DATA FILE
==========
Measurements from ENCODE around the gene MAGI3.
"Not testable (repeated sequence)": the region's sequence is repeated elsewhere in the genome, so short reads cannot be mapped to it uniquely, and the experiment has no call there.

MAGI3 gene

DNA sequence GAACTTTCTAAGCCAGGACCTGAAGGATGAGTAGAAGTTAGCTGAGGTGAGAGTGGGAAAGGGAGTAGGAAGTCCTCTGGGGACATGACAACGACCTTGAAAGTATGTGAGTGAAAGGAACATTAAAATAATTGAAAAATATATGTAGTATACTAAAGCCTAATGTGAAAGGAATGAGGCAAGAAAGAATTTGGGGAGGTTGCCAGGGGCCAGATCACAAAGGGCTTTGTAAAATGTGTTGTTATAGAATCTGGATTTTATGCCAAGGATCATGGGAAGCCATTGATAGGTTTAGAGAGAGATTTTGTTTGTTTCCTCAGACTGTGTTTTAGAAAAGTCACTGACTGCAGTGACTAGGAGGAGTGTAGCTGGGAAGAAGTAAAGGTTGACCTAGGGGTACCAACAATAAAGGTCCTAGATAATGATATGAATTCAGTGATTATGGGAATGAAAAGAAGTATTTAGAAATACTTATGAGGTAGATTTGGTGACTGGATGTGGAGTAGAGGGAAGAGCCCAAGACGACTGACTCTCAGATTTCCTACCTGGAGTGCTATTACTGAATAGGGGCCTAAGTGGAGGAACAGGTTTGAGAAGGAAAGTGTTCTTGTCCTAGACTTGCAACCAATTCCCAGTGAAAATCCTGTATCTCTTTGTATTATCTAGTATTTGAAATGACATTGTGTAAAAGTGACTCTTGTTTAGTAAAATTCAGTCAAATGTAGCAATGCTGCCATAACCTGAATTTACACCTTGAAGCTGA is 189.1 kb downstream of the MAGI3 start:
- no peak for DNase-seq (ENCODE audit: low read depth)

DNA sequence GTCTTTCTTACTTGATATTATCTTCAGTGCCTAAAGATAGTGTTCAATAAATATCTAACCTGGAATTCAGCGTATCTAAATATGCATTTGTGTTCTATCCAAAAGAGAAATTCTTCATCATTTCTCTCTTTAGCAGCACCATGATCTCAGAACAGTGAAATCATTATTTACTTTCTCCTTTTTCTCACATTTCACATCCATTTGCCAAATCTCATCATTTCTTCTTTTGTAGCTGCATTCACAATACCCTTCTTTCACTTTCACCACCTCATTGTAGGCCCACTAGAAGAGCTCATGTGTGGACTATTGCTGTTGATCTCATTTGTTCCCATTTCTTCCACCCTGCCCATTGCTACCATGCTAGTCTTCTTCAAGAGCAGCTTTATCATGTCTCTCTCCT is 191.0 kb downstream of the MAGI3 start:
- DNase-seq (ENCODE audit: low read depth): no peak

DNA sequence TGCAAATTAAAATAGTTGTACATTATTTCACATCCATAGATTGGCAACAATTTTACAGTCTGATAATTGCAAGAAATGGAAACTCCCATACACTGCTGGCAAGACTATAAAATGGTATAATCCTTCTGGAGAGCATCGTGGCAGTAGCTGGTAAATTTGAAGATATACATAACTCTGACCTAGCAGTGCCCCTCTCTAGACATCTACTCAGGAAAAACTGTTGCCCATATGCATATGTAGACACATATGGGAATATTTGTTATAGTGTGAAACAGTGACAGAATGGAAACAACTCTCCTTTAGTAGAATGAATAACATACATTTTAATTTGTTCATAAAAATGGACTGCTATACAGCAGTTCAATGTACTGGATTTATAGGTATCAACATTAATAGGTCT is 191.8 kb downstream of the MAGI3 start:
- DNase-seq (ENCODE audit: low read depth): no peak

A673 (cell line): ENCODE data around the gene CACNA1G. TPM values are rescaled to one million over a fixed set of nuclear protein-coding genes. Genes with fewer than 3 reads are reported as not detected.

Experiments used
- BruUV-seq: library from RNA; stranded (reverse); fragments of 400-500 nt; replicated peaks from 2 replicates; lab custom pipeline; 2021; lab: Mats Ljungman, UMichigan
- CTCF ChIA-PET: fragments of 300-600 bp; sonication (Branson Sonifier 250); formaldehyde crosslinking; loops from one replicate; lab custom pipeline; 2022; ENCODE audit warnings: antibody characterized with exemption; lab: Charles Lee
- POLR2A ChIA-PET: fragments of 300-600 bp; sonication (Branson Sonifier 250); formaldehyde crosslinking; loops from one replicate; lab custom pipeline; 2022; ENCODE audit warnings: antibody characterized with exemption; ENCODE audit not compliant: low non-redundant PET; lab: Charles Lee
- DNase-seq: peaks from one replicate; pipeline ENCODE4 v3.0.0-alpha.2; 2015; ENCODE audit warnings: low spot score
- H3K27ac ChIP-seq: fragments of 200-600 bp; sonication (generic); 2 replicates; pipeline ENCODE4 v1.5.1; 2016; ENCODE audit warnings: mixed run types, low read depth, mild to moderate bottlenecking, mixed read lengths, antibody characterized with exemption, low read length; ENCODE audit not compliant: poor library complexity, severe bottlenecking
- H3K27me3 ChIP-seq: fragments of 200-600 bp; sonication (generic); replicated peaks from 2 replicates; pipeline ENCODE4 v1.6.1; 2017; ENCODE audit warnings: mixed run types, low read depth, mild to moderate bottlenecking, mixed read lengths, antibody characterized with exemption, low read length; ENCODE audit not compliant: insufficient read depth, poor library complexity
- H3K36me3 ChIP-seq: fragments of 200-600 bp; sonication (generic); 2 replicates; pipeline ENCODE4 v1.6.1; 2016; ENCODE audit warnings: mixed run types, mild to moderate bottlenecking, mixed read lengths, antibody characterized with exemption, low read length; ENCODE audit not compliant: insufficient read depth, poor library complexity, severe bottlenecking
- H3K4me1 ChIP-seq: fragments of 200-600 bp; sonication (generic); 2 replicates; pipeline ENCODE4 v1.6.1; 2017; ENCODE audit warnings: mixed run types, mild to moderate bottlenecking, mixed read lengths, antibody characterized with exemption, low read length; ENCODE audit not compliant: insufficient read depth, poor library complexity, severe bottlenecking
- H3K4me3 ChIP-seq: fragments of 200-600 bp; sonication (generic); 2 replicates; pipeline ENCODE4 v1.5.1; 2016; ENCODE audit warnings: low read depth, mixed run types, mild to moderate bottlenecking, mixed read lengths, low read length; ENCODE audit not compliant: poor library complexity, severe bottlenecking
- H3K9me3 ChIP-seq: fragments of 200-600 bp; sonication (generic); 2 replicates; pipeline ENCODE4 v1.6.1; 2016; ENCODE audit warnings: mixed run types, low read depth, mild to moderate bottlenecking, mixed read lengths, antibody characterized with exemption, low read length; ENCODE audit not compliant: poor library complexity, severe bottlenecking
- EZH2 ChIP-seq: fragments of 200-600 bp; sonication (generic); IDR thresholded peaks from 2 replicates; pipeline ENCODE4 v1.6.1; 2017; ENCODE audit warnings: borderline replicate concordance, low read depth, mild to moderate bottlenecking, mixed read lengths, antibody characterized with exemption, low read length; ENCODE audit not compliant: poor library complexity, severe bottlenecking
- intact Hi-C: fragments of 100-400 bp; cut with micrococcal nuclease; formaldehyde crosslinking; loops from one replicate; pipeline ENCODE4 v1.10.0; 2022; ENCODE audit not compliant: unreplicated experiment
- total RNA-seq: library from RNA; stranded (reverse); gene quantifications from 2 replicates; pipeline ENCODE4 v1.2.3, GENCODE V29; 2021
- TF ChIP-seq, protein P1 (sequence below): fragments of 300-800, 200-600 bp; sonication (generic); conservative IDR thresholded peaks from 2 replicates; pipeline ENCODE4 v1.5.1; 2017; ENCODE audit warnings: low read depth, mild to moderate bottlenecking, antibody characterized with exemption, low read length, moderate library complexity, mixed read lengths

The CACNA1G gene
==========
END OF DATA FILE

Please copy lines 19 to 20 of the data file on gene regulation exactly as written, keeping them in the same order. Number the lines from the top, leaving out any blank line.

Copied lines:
- H3K4me1 ChIP-seq: fragments of 200-600 bp; sonication (generic); 2 replicates; pipeline ENCODE4 v1.6.1; 2017; ENCODE audit warnings: mixed run types, mild to moderate bottlenecking, mixed read lengths, antibody characterized with exemption, low read length; ENCODE audit not compliant: insufficient read depth, poor library complexity, severe bottlenecking
- H3K4me3 ChIP-seq: fragments of 200-600 bp; sonication (generic); 2 replicates; pipeline ENCODE4 v1.5.1; 2016; ENCODE audit warnings: low read depth, mixed run types, mild to moderate bottlenecking, mixed read lengths, low read length; ENCODE audit not compliant: poor library complexity, severe bottlenecking